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Floating for Anxiety

Anxiety is an integral part of human existence and everyone has it to some degree. It can alert you when you encounter a threat and it can help motivate you to act. The problem lies in the fact that our levels of anxiety are surpassing the actual levels of danger that exist and an anxious state is fast-becoming the norm.



Back in the caveman days, your body’s fight-or-flight response kept you alive when you encountered dangers such as a saber-tooth tiger. In the face of a threat, your central nervous system revved up resulting in a faster heart rate, increased blood pressure, shorter breaths and blood pumping into your big muscles, preparing you to stand up and fight your opponent or flee to safety.


We now live in a time where all of our basic needs are basically met and the threats we face tend not to be so much about our actual survival and more a response to busy schedules, high expectations and social pressures. Our central nervous system, however, cannot discern between a real threat and a perceived threat and will spark the same physiological fight-or-flight response whether it’s a tiger running towards you or your boss asking you to speak in front of a group of your peers.


The Numbers

Anxiety is the most common psychiatric condition and in a World Health Organisation report, 7.3% of New Zealand adults had been formally diagnosed with an anxiety disorder, which includes generalised anxiety disorder, phobias, post-traumatic stress disorder and obsessive-compulsive disorder. That doesn’t include those people who do not seek treatment or meet the full diagnostic criteria. It is estimated that 1 in 5 Kiwis will experience of anxiety of some kind in their lives. This puts us fourth on the list for highest prevalence of anxiety disorders worldwide – these numbers are staggering and make you wonder how we can better nurture our mental health.


What Do We Know?

Treatments for anxiety and anxiety disorders are vast and there really is no one-size-fits-all approach. Options can include talk therapy, self-help strategies, medication, breathing techniques and more.

Clinical neuropsychologist Dr Justin Feinstein from the Laureate Institute on Brain Research is using EEG and MRI technology to measure brain activity of participants before and after they float, with the aim of seeing how floating changes areas of activation in the brain. Early results indicate that floating quiets down the anxiety response in the brain in the same way that prescription medications and meditation do. Preliminary data suggests that the amygdala, the part of the brain responsible for emotions and the fight-or-flight response, experiences the same “shutting off” post-float as it does with the benzodiazepine lorazepam. This finding is groundbreaking! Although still in its early stages, Dr Feinstein hopes to gather more data in the next few years and is keen to study its long-term effects. He is also preparing to conduct research on the effects of floatation therapy specifically on post-traumatic stress disorder.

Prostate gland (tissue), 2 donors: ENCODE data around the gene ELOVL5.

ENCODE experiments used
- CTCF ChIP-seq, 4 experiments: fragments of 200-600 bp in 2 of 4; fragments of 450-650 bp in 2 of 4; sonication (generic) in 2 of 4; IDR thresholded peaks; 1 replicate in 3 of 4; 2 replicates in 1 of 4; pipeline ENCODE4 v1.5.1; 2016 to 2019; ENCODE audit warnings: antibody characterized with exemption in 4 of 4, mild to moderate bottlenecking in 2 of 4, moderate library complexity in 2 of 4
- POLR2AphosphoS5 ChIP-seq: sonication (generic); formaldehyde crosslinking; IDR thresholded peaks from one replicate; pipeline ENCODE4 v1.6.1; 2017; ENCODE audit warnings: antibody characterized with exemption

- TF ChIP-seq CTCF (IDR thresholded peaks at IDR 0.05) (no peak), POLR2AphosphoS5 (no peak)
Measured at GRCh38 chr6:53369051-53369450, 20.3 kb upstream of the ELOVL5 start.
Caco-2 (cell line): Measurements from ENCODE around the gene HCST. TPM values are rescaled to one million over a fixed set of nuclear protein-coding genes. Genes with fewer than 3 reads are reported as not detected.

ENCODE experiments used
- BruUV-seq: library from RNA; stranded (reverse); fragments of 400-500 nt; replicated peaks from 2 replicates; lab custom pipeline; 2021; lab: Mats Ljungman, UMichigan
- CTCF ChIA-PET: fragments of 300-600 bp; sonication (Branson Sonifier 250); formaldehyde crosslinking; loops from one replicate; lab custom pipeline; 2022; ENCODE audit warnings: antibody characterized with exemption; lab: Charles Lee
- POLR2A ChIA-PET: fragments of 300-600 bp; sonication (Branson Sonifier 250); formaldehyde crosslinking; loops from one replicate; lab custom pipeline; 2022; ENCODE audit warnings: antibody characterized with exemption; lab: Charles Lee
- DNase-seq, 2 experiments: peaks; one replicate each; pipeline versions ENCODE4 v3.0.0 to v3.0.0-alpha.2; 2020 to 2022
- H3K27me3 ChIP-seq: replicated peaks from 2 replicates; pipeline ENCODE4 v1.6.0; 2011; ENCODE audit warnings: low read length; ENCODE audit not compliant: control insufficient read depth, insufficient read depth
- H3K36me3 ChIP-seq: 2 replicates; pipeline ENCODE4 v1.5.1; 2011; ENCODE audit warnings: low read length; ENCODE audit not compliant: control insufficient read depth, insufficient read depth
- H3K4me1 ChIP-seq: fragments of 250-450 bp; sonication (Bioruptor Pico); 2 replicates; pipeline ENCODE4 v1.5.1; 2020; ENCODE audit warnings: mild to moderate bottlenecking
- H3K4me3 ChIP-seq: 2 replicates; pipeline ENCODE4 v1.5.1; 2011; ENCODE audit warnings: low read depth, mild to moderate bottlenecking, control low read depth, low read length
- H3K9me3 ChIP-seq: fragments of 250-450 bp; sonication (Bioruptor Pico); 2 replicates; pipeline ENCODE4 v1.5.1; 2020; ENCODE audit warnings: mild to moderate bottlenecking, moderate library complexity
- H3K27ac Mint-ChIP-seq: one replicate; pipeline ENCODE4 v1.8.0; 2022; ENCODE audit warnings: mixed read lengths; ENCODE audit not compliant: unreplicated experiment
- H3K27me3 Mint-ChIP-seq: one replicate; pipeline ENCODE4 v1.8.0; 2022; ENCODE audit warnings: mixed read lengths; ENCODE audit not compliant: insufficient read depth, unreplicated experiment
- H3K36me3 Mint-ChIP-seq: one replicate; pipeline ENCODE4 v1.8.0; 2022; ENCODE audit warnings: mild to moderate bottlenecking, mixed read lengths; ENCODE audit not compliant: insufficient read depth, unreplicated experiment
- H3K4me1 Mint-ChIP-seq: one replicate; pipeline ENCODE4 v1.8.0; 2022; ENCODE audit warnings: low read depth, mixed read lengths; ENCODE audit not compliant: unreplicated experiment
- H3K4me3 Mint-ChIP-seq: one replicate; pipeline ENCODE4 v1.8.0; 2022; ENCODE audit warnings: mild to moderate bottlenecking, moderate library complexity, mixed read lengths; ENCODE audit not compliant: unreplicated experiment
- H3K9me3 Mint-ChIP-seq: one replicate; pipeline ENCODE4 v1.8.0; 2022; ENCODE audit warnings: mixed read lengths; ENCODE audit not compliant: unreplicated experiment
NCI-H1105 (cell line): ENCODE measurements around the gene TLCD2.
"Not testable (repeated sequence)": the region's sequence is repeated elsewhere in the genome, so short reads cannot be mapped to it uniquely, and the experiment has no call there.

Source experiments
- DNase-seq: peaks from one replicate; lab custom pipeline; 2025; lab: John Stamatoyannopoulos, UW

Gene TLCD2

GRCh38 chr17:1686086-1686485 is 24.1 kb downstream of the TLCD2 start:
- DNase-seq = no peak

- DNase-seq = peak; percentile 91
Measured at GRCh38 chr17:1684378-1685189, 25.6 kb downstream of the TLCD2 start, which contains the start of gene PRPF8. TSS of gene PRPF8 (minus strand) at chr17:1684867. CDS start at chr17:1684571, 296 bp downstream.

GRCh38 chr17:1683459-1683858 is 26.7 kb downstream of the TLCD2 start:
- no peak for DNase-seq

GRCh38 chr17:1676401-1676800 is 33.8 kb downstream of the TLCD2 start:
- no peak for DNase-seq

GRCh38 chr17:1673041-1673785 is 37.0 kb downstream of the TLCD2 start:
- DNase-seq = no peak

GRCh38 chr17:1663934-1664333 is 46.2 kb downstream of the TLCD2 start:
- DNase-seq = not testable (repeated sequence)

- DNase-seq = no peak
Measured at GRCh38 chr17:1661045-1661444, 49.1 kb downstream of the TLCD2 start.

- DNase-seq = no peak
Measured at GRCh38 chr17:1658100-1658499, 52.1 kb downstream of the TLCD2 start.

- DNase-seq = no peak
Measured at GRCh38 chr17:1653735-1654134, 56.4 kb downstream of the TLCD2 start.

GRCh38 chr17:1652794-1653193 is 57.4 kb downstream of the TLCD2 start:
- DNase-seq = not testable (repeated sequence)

Want to learn more? You can watch Dr Feinstein’s presentation from the Float Conference in 2016 below:


So What Now…

Unfortunately, anxiety often culminates in avoidance, which may prevent someone from new opportunities such as floating and we want to make the experience as accessible as possible to those struggling with anxiety. Our float centre and friendly staff will provide you with everything you need for your float session and our FAQ page will hopefully answer any questions you may have. We also offer a special reduced rate during our Community Hours for those suffering from mental health issues such as anxiety, making floating regularly more affordable.



Like anything worthwhile, floating has a learning curve and a single float experience will not likely be life-changing. In fact, your first float will take some time to settle into. The more you practice floating, the more familiar you get with the environment, which in turn facilitates deeper relaxation and calm. We are also not promising a quick fix nor are we encouraging people to use floating in lieu of any other treatment option. Instead, we hope to shine the light on the exciting and robust research that is being done and offer you the opportunity to try floating as a way to turn off the brain’s fight-or-flight response (sympathetic nervous system) and turn on the rest-and-digest response (parasympathetic nervous system). Everyone deserves a break from anxiety and we hope floating can offer you this reprieve.


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